The safety initiative is designed for residential zones, though no streets are actually closed to cars. A mix of A-frame barriers, cones and signs indicate which streets are for local traffic only, and advise drivers to slow down and be mindful of other road users. Signage also includes reminders to practice social distancing and wear face coverings.

As of today, LADOT has received over 175 applications, according to spokesperson Colin Sweeney, though not all had the required sponsoring organization and a few were from areas outside of the city of L.A.

Two more neighborhoods have officially joined the program, Sweeney said. Eagle Rock is rolling out its Slow Streets changes today, and Mid City West launches this weekend.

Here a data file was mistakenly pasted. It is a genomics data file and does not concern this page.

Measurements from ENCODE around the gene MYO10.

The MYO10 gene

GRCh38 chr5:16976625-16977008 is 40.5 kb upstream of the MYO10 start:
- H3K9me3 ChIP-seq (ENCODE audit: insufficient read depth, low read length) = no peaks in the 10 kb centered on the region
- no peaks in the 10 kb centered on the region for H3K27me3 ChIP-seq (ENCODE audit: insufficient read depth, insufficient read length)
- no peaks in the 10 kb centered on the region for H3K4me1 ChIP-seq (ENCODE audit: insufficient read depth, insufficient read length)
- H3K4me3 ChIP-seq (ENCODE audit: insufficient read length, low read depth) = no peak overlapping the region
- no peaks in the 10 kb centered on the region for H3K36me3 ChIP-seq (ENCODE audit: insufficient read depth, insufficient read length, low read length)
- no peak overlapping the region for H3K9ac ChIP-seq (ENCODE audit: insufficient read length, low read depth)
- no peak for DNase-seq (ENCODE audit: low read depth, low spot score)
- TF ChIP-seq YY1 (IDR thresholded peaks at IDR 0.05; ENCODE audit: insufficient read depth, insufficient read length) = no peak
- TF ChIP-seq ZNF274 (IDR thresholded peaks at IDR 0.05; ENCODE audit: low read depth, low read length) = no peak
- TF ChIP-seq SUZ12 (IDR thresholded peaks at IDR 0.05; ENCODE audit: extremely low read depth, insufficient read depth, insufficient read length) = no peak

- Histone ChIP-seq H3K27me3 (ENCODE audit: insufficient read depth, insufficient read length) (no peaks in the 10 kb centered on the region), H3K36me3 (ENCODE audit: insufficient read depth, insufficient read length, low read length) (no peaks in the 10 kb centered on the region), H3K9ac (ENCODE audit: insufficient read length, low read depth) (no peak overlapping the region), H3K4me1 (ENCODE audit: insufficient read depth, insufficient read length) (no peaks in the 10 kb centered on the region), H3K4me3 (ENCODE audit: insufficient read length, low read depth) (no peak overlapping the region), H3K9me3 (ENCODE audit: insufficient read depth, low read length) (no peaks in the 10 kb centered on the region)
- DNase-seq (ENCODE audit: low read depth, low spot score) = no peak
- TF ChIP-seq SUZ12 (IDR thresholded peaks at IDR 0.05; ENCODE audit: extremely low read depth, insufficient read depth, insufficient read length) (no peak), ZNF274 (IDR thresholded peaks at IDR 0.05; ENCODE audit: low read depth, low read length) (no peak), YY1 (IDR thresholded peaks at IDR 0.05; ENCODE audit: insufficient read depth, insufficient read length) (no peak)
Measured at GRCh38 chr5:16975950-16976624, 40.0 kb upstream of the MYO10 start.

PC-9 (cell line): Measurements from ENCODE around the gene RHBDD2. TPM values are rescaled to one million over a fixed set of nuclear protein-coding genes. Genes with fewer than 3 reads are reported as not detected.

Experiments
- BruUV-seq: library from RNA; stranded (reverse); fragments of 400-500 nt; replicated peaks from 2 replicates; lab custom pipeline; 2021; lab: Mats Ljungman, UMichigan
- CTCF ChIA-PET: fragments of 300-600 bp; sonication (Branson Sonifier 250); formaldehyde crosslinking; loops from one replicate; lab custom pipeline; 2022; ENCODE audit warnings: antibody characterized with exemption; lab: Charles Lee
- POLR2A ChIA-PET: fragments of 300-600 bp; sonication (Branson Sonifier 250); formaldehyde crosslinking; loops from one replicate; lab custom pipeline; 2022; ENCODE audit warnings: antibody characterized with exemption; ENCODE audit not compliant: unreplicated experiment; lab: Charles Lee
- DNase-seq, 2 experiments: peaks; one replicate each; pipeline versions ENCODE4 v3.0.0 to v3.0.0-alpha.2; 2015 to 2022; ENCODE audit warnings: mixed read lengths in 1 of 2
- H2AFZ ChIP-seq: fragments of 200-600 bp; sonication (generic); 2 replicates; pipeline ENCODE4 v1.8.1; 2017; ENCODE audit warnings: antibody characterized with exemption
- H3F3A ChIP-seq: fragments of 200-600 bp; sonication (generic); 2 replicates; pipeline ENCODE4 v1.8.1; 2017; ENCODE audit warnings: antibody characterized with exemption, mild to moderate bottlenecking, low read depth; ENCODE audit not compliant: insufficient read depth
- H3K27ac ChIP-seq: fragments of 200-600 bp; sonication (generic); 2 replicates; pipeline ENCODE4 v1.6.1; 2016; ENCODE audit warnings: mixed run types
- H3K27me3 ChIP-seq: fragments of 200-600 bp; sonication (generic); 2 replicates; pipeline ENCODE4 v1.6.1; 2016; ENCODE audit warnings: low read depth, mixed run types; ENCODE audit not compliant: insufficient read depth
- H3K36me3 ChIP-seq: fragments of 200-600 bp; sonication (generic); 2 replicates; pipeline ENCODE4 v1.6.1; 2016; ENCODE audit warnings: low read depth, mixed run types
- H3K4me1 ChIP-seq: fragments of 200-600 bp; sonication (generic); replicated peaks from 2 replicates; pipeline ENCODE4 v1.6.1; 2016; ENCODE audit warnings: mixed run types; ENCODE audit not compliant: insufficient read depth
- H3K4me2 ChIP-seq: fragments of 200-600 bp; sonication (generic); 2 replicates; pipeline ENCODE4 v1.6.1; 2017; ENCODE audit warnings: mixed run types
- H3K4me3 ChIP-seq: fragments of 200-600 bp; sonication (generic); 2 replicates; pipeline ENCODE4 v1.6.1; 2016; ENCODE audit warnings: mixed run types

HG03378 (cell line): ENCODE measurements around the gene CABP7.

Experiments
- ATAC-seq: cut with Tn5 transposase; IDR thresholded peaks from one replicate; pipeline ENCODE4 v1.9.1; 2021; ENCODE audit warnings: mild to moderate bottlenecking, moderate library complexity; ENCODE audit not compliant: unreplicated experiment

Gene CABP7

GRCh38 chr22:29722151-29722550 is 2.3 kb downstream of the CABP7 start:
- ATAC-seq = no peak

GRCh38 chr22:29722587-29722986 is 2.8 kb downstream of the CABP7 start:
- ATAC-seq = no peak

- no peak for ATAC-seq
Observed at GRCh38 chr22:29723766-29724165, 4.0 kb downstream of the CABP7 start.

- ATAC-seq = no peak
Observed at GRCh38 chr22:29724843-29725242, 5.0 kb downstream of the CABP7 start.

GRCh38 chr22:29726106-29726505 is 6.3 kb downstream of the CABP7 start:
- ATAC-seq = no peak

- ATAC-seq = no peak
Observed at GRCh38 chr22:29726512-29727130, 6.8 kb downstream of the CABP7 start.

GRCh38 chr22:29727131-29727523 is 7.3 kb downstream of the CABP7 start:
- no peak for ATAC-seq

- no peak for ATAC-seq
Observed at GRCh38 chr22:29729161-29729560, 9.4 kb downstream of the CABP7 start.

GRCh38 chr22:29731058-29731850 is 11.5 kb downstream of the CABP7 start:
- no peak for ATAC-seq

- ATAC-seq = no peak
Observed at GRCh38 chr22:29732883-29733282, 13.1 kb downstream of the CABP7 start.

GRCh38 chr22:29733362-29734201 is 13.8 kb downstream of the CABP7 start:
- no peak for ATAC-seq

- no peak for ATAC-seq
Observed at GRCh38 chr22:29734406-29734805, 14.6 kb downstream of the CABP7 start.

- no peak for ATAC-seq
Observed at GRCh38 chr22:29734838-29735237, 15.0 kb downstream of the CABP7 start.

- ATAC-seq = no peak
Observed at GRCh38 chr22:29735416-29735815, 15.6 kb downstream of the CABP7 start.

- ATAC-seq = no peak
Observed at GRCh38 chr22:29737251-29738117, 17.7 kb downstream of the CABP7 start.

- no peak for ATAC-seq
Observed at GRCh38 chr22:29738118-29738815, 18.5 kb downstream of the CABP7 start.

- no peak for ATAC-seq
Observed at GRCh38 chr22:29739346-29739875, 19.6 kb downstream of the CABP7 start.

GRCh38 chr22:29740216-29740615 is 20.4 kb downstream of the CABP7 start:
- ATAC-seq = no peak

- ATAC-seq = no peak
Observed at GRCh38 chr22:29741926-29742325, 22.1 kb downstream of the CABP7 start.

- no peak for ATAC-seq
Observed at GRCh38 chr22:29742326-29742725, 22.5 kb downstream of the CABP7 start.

So how is Slow Streets being enforced? Essentially like this:

There is no police traffic enforcement attached to the program, Sweeney said. In fact, even if residents do everything right from a public health standpoint, the program could still be taken away because of people behaving badly in cars.

LADOT has an online feedback form and is asking residents in Slow Streets zones to let the city know "if they observe violations of public health guidelines or motorists not slowing down," Sweeney explained.

"We can suspend at any time a specific Slow Streets location if reported or observed violations continue," he said.

A-frame barriers displaying messages about social distancing and the city's new Slow Streets safety initiative were kicked to the curb in Del Rey. (Courtesy Jonathan Wells)

NEIGHBORHOOD RECEPTION